AFP Photo / Scott Olson
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By Kevin G. Hall, McClatchy Washington Bureau
WASHINGTON — The head of the Internal Revenue Service refused to apologize Friday for lost emails in the scandal over the improper screening of conservative groups and denied more widespread computer failures.
House Ways and Means Committee Chairman Dave Camp (R-Mich.), grilled IRS Commissioner John Koskinen about why Congress wasn’t informed earlier that a computer hard drive failure had compromised Lois Lerner’s email records. She headed the exempt organizations division that acknowledged last year inappropriate scrutiny of Tea Party groups.
“I have never seen an IRS so broken,” Camp said in his opening statement, adding that average Americans find it hard to believe that the never-popular tax-collecting agency can just lose records. “How far would the excuse of, ‘I lost it,’ get with the IRS?”
Camp asked for an apology for being kept in the dark about the hard drive failure.
“I don’t think an apology is owed,” snapped Koskinen, a management turnaround specialist tapped by three presidents to fix troubles in government.
At times, the contentious hearing lost all decorum.
“I don’t believe you. That’s your problem, no one believes you,” Rep. Paul Ryan (R-Wis.), told Koskinen.
Rep. Kevin Brady (R-Texas), called the agency Koskinen leads “the most corrupt and deceitful IRS in its history.”
Koskinen, sworn in two days from Christmas last year, was taken aback.
No one has ever questioned his integrity, he countered, noting the agency has a long history. That was a not-so-veiled reference to President Richard Nixon, whose misuse of the IRS against opponents became one of the articles of impeachment that forced Nixon to resign.
Republicans argue that’s not far off from the unfair treatment of applications by conservative organizations for tax-exempt status. The IRS maintains the scrutiny was to ensure the groups in question were educational organizations, not political ones funneling money into campaigns.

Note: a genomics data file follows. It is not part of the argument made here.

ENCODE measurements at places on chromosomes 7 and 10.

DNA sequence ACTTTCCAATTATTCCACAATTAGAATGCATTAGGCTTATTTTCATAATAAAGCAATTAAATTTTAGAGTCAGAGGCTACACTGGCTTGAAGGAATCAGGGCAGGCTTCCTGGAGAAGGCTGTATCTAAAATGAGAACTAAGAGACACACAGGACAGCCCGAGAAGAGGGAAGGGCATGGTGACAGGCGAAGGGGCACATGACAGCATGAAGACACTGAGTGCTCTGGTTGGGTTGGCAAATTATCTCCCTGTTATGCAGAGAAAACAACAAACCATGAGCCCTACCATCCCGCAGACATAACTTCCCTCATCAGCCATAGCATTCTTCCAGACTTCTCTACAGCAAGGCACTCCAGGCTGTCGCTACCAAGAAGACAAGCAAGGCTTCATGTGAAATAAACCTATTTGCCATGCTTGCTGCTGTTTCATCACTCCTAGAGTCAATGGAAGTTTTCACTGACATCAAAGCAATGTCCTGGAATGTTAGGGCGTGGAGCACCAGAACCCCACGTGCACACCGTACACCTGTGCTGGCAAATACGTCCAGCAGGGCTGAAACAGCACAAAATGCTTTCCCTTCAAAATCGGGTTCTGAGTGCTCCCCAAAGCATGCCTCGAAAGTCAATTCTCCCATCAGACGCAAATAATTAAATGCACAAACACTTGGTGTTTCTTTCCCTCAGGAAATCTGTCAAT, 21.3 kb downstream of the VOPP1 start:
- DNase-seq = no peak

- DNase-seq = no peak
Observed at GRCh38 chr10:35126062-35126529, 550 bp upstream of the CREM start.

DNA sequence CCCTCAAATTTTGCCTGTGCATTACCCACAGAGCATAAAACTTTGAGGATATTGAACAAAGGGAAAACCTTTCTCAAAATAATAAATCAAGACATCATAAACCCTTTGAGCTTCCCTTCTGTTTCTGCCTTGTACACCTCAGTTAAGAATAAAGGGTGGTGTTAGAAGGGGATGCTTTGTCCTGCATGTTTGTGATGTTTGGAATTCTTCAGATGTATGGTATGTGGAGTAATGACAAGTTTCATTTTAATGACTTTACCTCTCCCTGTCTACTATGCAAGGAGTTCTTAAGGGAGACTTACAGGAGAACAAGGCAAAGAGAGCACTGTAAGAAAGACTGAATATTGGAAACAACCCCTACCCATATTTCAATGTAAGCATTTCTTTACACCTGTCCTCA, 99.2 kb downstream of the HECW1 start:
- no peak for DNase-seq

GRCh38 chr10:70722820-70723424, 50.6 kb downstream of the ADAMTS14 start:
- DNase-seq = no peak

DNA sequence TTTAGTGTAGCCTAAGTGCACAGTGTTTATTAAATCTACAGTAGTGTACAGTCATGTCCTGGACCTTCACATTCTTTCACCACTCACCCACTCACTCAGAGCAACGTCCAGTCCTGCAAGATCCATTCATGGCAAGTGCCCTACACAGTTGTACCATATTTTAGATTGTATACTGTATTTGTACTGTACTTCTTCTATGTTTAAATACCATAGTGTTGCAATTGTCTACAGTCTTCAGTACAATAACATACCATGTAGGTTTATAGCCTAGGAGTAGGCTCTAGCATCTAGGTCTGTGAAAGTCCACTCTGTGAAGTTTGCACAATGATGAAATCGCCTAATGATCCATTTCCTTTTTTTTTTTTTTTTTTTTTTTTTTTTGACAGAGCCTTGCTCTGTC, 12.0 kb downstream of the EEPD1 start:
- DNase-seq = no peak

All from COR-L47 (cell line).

The central focus Friday was when Koskinen knew about missing emails and when he decided to tell Congress about them. Camp and other top Republicans argue that the Treasury Department and the White House were aware of the hard drive failure in April, yet the IRS told Congress on June 13.
Koskinen tried to explain that in fact this information already had been provided to Congress, that lawmakers were told back in March that the date sequence of emails suggested something was awry.
Koskinen said he was unaware of communication between his legal department and other branches of the federal government. In any event, he insisted, it didn’t affect anything the IRS was doing.
As to lost emails, Koskinen disputed the term, saying about 24,000 have been recovered from accounts to which Lerner had emailed. By the end of the month, 67,000 Lerner emails will have been provided to Congress.
“A hard drive crash does not mean the emails are lost forever,” the IRS chief said.
It was Lerner, he added, who pushed her information technology department to try to recover lost emails in April 2011. The effort was eventually pushed up to the criminal division of the IRS, which has high-level forensic specialists trained in recovering lost data. They could not recover any data.
A backup tape designed to store IRS emails only does so for six months — industry practice — and the missing emails from a period between 2009 and 2011 disappeared from IRS computer servers. It wasn’t clear whether the email of IRS executives is stored differently than that of the roughly 90,000 rank-and-file IRS employees.
Taking responsibility for the decision to delay the release of information to Congress, Koskinen said the delay was meant to provide more complete information to lawmakers.
“If we provide incomplete information, people sometimes tend to leap to a conclusion,” he said.